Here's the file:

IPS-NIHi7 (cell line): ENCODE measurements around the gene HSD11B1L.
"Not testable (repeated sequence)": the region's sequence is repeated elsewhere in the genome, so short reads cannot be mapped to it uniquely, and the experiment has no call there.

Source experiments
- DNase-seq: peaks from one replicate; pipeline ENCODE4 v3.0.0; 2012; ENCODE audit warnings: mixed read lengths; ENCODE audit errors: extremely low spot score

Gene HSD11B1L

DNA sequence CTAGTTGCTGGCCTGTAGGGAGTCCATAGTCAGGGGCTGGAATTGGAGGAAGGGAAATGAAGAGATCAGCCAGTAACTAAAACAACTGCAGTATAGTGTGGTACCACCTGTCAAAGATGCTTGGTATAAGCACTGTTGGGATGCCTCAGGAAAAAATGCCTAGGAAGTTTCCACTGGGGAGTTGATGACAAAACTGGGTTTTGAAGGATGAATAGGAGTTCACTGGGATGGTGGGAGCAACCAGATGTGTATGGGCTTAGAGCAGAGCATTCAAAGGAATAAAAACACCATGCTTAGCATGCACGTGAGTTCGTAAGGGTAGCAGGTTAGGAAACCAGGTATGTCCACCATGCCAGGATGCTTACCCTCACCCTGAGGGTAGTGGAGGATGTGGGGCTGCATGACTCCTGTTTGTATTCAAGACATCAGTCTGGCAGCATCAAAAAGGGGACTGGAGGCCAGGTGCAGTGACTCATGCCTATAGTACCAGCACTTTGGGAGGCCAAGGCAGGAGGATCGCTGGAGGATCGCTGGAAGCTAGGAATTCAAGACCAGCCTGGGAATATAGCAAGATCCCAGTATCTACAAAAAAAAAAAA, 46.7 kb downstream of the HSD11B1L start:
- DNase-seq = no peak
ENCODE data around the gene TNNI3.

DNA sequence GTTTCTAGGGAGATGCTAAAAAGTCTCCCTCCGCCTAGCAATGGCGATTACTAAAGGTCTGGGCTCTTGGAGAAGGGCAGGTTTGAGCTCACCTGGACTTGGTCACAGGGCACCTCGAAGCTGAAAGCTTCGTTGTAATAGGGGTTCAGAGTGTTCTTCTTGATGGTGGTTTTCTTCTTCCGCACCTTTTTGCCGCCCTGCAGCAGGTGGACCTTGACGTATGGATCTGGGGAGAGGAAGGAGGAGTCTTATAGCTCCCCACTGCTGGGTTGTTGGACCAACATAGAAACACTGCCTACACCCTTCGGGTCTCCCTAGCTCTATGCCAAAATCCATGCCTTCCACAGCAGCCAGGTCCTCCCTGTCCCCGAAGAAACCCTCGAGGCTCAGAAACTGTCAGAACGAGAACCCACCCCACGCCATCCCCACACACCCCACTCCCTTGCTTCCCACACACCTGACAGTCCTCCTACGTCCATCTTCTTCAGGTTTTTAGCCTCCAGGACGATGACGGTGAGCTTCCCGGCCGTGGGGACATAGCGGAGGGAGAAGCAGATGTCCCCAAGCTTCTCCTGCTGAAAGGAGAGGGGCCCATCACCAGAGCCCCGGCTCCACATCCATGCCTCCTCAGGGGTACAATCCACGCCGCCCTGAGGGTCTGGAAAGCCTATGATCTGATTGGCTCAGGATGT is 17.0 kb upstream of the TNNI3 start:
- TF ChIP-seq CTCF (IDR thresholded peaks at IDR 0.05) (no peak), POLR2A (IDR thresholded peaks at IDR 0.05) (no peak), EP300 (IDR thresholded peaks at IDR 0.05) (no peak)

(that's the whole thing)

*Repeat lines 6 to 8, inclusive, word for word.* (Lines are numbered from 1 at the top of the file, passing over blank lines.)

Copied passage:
DNA sequence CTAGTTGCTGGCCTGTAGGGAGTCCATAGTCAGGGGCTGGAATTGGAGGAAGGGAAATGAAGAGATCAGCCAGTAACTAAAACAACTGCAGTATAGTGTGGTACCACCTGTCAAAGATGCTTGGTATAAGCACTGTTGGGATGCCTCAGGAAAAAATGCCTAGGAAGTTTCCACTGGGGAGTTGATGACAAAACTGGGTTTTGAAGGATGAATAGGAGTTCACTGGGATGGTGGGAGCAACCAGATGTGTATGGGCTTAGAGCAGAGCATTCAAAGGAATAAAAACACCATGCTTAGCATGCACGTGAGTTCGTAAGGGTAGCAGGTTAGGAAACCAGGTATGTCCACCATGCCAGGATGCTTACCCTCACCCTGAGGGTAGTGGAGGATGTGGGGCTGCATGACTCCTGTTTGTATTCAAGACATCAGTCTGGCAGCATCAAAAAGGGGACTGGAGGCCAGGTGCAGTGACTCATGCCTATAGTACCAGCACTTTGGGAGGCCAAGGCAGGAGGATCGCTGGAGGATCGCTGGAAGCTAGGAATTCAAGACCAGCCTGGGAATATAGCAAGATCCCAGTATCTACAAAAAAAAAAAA, 46.7 kb downstream of the HSD11B1L start:
- DNase-seq = no peak
ENCODE data around the gene TNNI3.